Computed partial charges for protonated amine: discrepencies between Gasteiger and other methods

Consider the following molecule: SMILES: COC(=O)[C@@H](c1ccccc1)[C@@H]1CCCC[NH2+]1

I would expect the computed partial chage on the amine to be positive, due to its protonation state.

When using Gasteiger charges calculator, it is affected a positive charge of 0.2422.

However, when using more sophisticated methods (AtomicChargCalculator or Antechamber's AM1-BCC implementation) it is affected a negative charge (-0.649), in these results for example.

It seems the charges computed for the other atoms are roughly similar, as shown in this graph (x-axis: AtomicChargCalculator charge, y-axis: Gasteiger) Does this amine really have a negative partial charge ? Why the discrepency ? Is there something I am missing ?

• Jan 16 '20 at 3:15

tldr - atomic partial charges can be non-intuitive

Formal charges in a Lewis structure don't always match up with partial charge assignment methods.

Typically, one wants 'accurate' partial charge models, for some definition of 'accurate' - but what that means can vary considerably. I explained some of this in a related question.

While I haven't worked extensively with AM1-BCC, most of the common partial charge methods either attempt to divide the electron density, assign charges based on best fits to the electrostatic potential at the van der Waals surface, or approximate one or both of these concepts. The electronegativity equalization method (EEM) server you linked mentions fits to electrostatic potential models.

I think you have two parts to your question:

1) Why does Gasteiger give a different answer than AM1-BCC and EEM?

This one is easy. The Gasteiger model uses the molecular connection table (i.e., the valence bond diagram) and thus considers the initial formal charge on the nitrogen. AM1-BCC begins with a quantum calculation, and EEM is attempting to approximate a quantum calculation. You can't specify a formal charge on an atom to quantum mechanics -- the best you can do is express that the molecule is a cation and let the electrons go wherever.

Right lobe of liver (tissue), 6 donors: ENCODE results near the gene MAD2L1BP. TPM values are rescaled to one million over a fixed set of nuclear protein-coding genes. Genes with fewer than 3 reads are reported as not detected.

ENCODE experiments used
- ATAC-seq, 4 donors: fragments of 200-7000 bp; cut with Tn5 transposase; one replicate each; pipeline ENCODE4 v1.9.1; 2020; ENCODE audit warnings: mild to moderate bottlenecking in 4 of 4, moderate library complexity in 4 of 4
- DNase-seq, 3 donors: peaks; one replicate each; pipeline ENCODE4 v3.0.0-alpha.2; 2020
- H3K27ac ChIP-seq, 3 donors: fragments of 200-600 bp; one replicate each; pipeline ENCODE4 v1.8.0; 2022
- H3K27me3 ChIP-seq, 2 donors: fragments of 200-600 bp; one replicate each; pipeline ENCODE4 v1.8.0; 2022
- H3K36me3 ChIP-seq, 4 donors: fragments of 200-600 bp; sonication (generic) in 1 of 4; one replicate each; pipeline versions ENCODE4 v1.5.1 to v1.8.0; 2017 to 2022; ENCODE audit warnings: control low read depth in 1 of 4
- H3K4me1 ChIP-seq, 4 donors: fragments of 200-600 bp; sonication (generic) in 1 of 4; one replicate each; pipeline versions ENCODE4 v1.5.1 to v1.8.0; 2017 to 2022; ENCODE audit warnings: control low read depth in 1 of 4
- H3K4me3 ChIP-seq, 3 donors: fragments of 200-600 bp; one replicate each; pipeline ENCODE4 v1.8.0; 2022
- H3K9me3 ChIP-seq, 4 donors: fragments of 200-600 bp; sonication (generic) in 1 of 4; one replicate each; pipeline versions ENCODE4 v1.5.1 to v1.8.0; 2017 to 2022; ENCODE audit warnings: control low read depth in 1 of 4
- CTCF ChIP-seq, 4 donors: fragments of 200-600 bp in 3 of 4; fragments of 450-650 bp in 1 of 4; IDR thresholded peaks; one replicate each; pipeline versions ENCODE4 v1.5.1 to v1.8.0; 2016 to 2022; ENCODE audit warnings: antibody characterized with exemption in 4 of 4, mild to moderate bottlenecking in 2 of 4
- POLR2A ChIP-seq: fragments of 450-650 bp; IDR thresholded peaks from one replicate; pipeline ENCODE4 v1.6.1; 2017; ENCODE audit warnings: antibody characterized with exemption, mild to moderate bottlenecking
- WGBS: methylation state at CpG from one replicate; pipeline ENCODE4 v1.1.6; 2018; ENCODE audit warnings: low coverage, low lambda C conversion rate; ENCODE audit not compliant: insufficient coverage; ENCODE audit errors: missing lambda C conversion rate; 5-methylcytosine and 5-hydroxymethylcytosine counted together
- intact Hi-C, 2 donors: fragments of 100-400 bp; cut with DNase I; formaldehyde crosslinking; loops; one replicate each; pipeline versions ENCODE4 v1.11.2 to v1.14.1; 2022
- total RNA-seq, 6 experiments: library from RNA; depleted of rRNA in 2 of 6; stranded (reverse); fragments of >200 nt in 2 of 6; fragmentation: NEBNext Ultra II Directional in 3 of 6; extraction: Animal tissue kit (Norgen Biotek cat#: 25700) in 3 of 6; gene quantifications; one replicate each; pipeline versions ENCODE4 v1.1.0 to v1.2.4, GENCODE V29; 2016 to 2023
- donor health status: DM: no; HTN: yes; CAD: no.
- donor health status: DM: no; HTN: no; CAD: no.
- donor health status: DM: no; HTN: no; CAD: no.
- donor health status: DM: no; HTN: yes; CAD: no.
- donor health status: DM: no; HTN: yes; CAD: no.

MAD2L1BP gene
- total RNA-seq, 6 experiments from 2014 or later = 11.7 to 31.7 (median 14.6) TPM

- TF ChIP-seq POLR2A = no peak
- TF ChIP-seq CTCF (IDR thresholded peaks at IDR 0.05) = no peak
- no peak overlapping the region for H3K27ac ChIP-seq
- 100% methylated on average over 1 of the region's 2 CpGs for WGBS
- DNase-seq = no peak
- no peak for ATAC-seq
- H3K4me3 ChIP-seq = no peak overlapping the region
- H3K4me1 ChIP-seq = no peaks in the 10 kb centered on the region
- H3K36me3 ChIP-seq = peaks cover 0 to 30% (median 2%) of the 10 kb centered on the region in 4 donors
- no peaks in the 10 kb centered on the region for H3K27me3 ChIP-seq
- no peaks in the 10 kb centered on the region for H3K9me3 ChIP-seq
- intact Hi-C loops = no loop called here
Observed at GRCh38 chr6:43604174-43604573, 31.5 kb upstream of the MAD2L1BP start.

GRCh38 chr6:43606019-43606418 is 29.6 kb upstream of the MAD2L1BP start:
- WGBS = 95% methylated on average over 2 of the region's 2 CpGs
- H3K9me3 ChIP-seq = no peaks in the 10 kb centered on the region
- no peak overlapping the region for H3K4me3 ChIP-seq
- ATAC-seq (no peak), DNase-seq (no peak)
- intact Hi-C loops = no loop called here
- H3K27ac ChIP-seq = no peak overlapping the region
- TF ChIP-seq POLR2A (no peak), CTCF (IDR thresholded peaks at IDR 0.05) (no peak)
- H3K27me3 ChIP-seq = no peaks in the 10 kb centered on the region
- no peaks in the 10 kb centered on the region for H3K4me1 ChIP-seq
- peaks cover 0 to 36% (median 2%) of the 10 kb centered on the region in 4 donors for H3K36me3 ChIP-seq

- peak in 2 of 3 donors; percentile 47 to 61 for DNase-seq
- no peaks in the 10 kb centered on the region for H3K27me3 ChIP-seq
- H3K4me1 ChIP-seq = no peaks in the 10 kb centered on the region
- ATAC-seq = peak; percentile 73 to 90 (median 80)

2) Why do AM1-BCC and EEM methods give a negative charge to the nitrogen?

This is less clear to me, but consider that most of these models are attempting to fit point charges at an atomic center to best fit the electrostatic potential on the molecular van der Waals surface. In this molecule, the nitrogen is buried beneath four bonds - two to external hydrogen atoms that are assuredly positive partial charges.

There's ample literature that assigning the point charge to such a buried atom is very difficult because the nitrogen doesn't really have exposed VdW surface.

I haven't taken much time to look at other charge models, but I can tell you that the N+ in your structure does have a more positive charge than the corresponding neutral N when you strip off the extra proton (i.e, B3LYP RESP gives -0.194 for NH2+ and -0.755 for NH).

That's a very quick, rough calculation, but it should indicate that relative partial charges are often better considerations. In other words, this nitrogen is more positively charged than the neutral analogue.